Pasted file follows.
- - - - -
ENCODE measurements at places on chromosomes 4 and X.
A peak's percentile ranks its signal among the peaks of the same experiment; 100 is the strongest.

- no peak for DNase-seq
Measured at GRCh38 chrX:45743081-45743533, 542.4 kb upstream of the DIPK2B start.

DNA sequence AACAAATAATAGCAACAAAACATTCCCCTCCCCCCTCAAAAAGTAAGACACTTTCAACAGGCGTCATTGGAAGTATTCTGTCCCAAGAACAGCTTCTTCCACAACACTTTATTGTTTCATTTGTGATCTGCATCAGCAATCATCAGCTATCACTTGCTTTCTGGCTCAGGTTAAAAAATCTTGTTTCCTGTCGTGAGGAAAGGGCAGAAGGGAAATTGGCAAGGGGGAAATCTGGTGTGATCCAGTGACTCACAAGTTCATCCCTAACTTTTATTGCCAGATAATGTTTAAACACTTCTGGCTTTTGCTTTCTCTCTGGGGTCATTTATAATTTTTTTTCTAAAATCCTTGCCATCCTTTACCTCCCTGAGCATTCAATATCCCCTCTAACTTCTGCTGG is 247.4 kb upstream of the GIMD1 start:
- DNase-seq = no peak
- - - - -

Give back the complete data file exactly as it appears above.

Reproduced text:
ENCODE measurements at places on chromosomes 4 and X.
A peak's percentile ranks its signal among the peaks of the same experiment; 100 is the strongest.

- no peak for DNase-seq
Measured at GRCh38 chrX:45743081-45743533, 542.4 kb upstream of the DIPK2B start.

DNA sequence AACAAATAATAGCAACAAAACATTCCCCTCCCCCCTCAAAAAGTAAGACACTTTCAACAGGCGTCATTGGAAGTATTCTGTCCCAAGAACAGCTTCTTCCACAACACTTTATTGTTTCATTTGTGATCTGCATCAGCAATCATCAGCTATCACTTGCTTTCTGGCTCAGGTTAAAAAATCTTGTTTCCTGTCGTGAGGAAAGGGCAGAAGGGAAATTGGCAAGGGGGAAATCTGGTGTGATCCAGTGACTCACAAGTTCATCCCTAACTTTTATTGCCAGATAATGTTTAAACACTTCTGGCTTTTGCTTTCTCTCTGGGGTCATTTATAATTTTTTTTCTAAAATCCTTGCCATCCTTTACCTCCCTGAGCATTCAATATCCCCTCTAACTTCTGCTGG is 247.4 kb upstream of the GIMD1 start:
- DNase-seq = no peak